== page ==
‘Seriously good bowling’: Aussie ‘masterclass’ as Pakistan suffer shock collapse

‘Seriously good bowling’: Aussie ‘masterclass’ as Pakistan suffer shock collapse

Australia are tearing through Pakistan’s batting order at a rapid pace, as the hosts are down eight wickets with Nauman Ali and Babar Azam doing their utmost to chalk up some runs.

‘Seriously Good Bowling’: Aussie ‘Masterclass’ As Pakistan Suffer Shock Collapse

The second session of Day Three in the Second Test saw the Aussies take 6/62 and firmly take the ascendancy in a clash that threatened to peter out to yet another draw.

Abdullah Shafique was the first to go after he was run out by Mitchell Swepson for 13 in the first session of the day, before Imam-ul-Haq cheaply gave his wicket away not long after lunch and exited for 20.

It was Azhar Ali who walked off the pitch next, nicking a Mitchell Starc delivery to Cameron Green at second slip to depart for 14.


Starc then claimed Fawad Alam for a golden duck, trapping him in front of the stumps and leaving the umpire with no doubt of giving him out.

And the swinging sensation came absurdly close to securing a hat-trick.

Starc had Mohammad Rizwan utterly bamboozled and the ball was millimetres away from nicking the edge of Rizwan’s bat.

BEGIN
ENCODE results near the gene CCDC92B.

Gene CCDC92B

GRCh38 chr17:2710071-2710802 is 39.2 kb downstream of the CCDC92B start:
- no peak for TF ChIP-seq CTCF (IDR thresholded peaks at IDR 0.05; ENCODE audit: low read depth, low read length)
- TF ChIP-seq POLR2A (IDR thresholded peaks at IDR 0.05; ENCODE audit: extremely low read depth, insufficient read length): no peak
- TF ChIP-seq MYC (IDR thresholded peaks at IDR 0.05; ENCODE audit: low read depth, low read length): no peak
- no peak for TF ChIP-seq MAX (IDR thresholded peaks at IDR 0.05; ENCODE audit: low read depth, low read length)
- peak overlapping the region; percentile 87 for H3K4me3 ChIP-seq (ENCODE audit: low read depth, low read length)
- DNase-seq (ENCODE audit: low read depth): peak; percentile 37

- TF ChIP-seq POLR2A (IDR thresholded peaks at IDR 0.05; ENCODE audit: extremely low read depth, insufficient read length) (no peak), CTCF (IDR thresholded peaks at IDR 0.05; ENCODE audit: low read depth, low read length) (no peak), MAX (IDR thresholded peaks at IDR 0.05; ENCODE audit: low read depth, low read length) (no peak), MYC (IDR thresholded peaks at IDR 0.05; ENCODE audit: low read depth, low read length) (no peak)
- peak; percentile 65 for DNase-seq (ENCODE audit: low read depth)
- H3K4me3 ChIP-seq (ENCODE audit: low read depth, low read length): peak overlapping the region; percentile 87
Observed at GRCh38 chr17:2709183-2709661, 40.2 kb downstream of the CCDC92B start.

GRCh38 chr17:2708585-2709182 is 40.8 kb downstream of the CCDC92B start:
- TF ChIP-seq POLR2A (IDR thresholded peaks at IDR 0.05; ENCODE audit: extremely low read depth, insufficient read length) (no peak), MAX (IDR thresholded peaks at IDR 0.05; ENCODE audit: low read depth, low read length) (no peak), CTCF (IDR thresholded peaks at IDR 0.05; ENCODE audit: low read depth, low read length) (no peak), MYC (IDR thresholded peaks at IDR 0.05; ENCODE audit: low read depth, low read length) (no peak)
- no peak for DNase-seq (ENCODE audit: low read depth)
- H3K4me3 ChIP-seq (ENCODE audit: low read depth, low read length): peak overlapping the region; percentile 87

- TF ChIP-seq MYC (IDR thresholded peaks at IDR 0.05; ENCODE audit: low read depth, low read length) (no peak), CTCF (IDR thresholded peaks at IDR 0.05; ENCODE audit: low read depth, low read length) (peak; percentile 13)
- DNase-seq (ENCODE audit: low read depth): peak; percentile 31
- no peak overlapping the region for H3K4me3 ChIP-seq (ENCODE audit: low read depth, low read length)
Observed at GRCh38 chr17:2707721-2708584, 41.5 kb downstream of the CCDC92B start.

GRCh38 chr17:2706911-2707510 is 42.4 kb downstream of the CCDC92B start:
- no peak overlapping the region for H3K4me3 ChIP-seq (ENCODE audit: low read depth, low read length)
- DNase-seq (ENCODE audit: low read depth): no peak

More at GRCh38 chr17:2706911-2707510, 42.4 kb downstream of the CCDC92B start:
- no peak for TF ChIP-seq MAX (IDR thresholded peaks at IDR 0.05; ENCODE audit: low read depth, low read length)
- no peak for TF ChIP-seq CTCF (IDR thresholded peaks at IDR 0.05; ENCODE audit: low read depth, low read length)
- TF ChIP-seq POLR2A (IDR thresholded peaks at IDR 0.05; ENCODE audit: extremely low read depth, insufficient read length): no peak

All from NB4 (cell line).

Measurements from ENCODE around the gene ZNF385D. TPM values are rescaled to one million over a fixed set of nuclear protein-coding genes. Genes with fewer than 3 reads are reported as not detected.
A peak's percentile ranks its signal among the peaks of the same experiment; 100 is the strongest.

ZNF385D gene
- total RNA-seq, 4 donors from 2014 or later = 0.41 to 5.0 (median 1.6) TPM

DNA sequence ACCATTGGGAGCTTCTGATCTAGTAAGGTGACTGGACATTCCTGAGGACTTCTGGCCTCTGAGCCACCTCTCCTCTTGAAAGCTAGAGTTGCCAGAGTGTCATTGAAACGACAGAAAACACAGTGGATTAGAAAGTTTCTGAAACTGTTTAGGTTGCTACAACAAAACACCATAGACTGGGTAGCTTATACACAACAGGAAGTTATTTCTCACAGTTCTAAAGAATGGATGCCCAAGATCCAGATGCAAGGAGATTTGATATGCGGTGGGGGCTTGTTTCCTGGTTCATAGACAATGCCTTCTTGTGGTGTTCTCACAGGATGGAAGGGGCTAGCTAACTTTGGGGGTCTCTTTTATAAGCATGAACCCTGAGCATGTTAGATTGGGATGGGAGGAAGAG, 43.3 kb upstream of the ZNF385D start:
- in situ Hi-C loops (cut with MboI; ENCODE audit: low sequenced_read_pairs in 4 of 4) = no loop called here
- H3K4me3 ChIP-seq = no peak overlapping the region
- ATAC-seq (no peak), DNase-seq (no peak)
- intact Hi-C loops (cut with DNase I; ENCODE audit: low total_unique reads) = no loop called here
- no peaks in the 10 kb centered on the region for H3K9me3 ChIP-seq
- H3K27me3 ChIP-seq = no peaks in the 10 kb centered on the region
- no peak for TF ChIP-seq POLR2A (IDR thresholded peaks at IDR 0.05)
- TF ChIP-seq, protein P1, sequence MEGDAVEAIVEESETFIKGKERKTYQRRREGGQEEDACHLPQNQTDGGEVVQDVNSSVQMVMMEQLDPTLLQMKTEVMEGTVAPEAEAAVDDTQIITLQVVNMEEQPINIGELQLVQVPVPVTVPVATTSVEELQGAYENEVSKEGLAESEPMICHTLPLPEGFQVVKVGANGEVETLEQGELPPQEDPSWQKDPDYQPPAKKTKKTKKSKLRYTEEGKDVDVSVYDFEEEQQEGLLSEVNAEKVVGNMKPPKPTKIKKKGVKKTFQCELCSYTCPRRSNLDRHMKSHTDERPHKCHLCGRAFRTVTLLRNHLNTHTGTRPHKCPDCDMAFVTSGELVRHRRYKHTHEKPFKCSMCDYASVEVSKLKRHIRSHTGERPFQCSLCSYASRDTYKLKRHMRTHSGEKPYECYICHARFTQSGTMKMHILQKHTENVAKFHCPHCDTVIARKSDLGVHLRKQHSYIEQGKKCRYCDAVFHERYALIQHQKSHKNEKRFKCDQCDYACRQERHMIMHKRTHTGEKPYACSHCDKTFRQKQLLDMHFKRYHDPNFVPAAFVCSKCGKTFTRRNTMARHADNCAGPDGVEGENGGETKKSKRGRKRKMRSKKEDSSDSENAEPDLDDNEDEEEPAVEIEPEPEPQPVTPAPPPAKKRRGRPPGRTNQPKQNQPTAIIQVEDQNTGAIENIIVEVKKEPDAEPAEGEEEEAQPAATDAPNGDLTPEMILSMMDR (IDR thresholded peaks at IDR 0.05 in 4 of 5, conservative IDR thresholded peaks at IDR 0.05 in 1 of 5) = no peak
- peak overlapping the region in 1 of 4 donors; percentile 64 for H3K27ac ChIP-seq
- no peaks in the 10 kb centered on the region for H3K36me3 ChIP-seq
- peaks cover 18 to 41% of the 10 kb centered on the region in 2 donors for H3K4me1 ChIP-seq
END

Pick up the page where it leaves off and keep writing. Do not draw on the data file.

Pakistan survived another major scare, as a Pat Cummins delivery nicked off an edge that Steve Smith got a hand to but couldn’t hold on, although he might want to have that chance again and leave it to wicketkeeper Alex Carey who would’ve had a more comfortable catch.

But Cummins eventually got his man, as Rizwan clipped a delivery straight through to Carey who was all too happy to take the catch and send Rizwan back to the pavilion for 8.

Faheem Ashraf didn’t last terribly long at the crease, amassing just 4 runs before Cameron Green claimed him LBW for the youngster’s first wicket of the Second Test.

Starc returned to the wicket-taker circle, as his delivery caught the edge of Sajid Khan’s bat and again was caught by Carey.

At first the umpire didn’t give out, but a review from Carey proved a masterstroke to send Khan on his way.

Marnus Labuschagne then produced a dazzling run-out, taking advantage of some mid-run confusion between Azam and Hasan Ali to clean out the stumps at the wicketkeeper’s end and give Ali his marching orders.

Imam-ul-Haq was sent on his way for 20 after his eyes widened and attempted to smack Nathan Lyon down the field.

However, he failed to get enough juice on it as it went straight into the grateful hands of Pat Cummins at mid-on to leave Pakistan at 2/45.

It was a rash shot selection from Imam-ul-Haq, playing at a shot he perhaps didn’t quite need to.

Commentator Mike Haysman was scathing in his review.

“That’s unnecessary,” Haysman said.

“That is a really poor shot, I’m afraid.

“That is exactly what Australia wanted to happen.”

Urooj Mumtaz echoed Haysman’s thoughts.

“Disappointing,” Mumtaz said.

“He was clearly disappointed, stood in disbelief as he lobbed that one straight to mid-on.”